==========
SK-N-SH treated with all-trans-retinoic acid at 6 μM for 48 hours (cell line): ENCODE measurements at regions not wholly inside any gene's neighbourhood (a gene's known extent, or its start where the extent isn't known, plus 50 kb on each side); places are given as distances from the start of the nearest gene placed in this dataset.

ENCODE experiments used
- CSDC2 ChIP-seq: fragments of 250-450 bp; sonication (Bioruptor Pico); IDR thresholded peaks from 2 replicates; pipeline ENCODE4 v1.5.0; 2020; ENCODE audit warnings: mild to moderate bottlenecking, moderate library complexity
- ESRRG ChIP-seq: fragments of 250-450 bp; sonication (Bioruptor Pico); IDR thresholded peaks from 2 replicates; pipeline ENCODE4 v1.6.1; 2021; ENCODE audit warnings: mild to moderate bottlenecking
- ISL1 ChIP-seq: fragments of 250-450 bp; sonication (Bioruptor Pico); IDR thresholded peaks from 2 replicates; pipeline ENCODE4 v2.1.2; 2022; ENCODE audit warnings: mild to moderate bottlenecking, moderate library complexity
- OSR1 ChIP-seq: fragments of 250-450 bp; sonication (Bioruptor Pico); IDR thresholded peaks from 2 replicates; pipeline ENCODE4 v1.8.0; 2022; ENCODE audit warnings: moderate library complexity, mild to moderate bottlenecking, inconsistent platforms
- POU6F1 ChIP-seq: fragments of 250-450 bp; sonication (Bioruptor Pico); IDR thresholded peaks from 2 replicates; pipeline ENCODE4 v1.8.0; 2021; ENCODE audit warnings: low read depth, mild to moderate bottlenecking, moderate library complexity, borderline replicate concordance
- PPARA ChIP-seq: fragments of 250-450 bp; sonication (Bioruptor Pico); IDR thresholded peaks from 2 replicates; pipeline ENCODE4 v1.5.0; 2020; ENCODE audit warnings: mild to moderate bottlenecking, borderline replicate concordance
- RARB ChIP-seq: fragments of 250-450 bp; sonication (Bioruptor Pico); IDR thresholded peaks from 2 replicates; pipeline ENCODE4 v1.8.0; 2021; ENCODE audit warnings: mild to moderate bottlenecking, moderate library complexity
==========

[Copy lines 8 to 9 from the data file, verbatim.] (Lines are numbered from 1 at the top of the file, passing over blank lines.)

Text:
- PPARA ChIP-seq: fragments of 250-450 bp; sonication (Bioruptor Pico); IDR thresholded peaks from 2 replicates; pipeline ENCODE4 v1.5.0; 2020; ENCODE audit warnings: mild to moderate bottlenecking, borderline replicate concordance
- RARB ChIP-seq: fragments of 250-450 bp; sonication (Bioruptor Pico); IDR thresholded peaks from 2 replicates; pipeline ENCODE4 v1.8.0; 2021; ENCODE audit warnings: mild to moderate bottlenecking, moderate library complexity